Premature birth is a major health care problem, affecting approximately 12% of all births and contributing to more than 85% of all perinatal complications and deaths. Survival of very low birth weight (VLBW) infants has increased, however, these infants remain at risk for long-term medical problems including neurocognitive impairment and bronchopulmonary dysplasia (BPD). Each year 15,000 newborns develop BPD, a chronic lung disease that affects VLBW infants (<1500 grams) who need long-term mechanical ventilation and oxygen therapy. The subsequent lung injuries impair the growth and development of the airways and pulmonary vasculature, leading to a decrease in the air exchanging units of the lung and fewer blood vessels that can participate in exchanging CO2 and O2. Unfortunately, little is known about the long-term cardiopulmonary consequences of BPD. We postulate that a compromised lung vasculature, present in newborns with BPD, will persist to some extent as these patients age. We expect that children and adults with a history of BPD will have abnormal pulmonary vascular function, particularly when the lungs are challenged, which will place excess stress on the right heart. We anticipate that abnormal pulmonary vascular-right heart interactions in BPD will cause right heart dysfunction and increase the potential for right heart failure in adults with a history of BPD. In this grant we am to determine the impact of BPD on 1) the pulmonary vasculature, 2) right heart function, and 3) the efficiency with which the right heart and pulmonary vasculature interact. To accomplish these aims, we will study humans with and without a history of BPD as well as a rat BPD model. We have access to two unique human cohorts (born in 1988-1991 and 2003) of serially followed VLBW infants, which will allow us to assess the impact of prematurity and early life events on the progression of right heart and pulmonary vascular dysfunction into childhood and early adulthood. To answer our questions, we propose to use a combination of state-of-the-art MR imaging, right heart catheterization, 3D echocardiography and exercise to reveal any abnormalities in the pulmonary vasculature, right heart, and their interactions in our BPD cohort compared to healthy, controls. In our animal model, we will assess the hemodynamic impact of BPD in both intact rats and isolated rat lungs. Furthermore, we will determine at cellular and molecular levels how BPD affects the contractility of the right heart, through length- tension experiments and protein analysis. We expect that our findings will be exciting to clinicians who care for the growing population of those with BPD, biomedical engineers interested in novel diagnostic and prognostic indicators based on cardiopulmonary hemodynamics, and scientists investigating the causes and consequences of right ventricular failure in chronic lung diseases.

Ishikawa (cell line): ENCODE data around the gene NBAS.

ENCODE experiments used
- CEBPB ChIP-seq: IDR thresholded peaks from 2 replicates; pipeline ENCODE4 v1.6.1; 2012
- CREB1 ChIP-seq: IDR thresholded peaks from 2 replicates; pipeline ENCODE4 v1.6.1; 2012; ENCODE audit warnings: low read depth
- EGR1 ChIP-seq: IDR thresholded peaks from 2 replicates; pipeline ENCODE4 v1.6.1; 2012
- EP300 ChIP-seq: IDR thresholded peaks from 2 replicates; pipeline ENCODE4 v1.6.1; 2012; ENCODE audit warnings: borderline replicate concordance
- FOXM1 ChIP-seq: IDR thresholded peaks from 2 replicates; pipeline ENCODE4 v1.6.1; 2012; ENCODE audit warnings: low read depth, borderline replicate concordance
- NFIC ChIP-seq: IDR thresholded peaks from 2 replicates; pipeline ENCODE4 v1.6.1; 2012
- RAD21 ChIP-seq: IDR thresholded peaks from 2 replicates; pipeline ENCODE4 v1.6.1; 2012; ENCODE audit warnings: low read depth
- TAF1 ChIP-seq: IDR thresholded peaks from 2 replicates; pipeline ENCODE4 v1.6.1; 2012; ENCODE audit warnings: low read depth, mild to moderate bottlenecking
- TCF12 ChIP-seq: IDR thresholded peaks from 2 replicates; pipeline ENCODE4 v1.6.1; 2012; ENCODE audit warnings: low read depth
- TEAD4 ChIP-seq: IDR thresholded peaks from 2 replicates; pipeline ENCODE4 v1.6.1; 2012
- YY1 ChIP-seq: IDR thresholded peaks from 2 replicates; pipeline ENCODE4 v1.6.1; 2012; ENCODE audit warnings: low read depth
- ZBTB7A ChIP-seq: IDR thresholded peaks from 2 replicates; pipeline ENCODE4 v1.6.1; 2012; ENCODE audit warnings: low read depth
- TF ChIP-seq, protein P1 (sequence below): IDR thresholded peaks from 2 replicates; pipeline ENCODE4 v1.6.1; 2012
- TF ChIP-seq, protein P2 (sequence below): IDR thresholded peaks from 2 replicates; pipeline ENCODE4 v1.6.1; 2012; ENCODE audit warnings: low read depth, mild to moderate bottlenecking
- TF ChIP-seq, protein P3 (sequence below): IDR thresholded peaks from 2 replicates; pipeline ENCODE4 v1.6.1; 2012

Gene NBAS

A too frequent consequence of premature birth is a chronic lung disease known as bronchopulmonary dysplasia (BPD). A group of well-studied very low birth weight infants (1-3 pounds), including those who did and did not develop BPD, are now reaching adulthood. We have a unique and important opportunity to investigate the consequences of BPD on lung and right heart function in this population, which will inform treatment strategies and predictions of disease progression in the future.
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